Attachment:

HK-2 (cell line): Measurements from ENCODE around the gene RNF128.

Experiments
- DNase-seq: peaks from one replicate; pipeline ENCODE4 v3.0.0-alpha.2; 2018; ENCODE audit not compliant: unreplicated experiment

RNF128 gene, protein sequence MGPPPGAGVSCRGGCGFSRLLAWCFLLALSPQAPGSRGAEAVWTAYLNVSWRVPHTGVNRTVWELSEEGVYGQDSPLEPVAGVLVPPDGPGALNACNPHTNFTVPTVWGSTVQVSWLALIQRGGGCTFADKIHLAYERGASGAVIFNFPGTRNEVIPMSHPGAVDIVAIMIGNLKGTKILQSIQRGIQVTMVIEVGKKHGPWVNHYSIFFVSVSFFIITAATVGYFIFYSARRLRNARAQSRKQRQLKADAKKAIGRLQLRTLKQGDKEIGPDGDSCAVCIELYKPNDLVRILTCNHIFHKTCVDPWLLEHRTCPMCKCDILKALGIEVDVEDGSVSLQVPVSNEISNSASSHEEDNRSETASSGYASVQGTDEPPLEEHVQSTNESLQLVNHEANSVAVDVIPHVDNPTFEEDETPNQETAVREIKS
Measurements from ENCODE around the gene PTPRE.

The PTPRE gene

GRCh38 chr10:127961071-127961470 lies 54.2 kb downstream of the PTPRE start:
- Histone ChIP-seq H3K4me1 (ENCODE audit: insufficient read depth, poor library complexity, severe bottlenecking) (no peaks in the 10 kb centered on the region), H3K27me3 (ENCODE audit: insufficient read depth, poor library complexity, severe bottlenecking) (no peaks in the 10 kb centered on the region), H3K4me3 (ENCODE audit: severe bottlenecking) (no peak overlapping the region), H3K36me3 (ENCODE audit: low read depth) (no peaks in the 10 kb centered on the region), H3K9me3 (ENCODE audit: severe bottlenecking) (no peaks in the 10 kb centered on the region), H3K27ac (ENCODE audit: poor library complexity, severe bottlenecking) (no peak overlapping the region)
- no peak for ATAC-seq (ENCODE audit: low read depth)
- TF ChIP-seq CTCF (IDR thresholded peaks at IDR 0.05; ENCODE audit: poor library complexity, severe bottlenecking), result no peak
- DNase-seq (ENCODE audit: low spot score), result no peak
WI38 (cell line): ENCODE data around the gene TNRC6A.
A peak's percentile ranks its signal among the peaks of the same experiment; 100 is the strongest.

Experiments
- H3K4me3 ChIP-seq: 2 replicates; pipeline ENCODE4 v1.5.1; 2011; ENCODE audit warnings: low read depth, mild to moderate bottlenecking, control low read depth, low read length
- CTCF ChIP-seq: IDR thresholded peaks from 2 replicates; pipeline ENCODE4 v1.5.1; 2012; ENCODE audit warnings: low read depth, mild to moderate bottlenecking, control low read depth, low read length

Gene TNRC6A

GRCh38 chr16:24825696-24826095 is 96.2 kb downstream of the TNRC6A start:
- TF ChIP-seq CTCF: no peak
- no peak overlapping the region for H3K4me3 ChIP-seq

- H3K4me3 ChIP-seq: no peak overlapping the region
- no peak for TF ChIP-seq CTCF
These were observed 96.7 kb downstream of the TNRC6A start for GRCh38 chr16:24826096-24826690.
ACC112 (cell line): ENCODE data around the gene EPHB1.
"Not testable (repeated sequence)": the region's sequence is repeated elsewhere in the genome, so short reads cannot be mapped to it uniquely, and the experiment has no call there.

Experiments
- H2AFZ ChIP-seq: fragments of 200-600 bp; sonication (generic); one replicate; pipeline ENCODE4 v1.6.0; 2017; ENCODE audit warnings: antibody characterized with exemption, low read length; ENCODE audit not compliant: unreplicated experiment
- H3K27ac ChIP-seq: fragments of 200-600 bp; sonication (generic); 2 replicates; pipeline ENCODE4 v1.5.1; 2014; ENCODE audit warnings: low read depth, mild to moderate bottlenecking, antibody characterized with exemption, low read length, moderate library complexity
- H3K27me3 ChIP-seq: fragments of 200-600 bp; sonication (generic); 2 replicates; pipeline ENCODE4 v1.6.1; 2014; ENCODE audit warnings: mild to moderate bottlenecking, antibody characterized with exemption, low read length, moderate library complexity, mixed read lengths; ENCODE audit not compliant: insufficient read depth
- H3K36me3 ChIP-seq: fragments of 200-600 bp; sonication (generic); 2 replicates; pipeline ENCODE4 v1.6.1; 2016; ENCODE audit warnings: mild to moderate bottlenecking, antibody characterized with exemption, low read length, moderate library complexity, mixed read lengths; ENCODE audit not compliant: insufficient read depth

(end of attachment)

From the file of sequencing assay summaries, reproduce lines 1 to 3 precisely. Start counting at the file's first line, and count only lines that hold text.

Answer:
HK-2 (cell line): Measurements from ENCODE around the gene RNF128.

Experiments
- DNase-seq: peaks from one replicate; pipeline ENCODE4 v3.0.0-alpha.2; 2018; ENCODE audit not compliant: unreplicated experiment